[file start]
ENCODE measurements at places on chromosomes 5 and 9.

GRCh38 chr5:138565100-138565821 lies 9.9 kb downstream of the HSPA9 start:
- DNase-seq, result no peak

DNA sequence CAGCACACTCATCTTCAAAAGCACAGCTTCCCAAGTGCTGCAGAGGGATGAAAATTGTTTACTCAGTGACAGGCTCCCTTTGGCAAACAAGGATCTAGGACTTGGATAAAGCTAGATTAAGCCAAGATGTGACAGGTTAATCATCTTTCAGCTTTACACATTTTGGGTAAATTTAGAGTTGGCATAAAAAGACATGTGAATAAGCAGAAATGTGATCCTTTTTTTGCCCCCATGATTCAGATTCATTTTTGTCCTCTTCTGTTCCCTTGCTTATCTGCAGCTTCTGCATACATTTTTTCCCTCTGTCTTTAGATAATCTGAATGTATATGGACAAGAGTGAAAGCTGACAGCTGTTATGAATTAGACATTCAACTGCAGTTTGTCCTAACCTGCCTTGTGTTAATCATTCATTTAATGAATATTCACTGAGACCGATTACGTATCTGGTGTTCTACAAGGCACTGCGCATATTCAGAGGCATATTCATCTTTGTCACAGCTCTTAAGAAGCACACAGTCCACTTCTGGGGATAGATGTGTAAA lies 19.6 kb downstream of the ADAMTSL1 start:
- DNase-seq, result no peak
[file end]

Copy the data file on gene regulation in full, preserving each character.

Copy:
ENCODE measurements at places on chromosomes 5 and 9.

GRCh38 chr5:138565100-138565821 lies 9.9 kb downstream of the HSPA9 start:
- DNase-seq, result no peak

DNA sequence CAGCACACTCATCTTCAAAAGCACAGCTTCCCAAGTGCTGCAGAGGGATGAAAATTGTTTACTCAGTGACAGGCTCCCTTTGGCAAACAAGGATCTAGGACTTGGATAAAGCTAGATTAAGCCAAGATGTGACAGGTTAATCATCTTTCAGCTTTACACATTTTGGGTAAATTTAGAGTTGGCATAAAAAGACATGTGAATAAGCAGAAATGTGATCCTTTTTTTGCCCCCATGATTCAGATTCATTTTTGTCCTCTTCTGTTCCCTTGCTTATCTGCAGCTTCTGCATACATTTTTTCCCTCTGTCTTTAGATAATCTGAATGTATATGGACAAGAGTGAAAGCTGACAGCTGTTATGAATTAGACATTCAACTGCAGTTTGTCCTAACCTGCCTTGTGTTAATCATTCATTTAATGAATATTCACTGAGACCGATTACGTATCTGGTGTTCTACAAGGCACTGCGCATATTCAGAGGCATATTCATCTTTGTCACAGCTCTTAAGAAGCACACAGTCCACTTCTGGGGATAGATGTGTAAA lies 19.6 kb downstream of the ADAMTSL1 start:
- DNase-seq, result no peak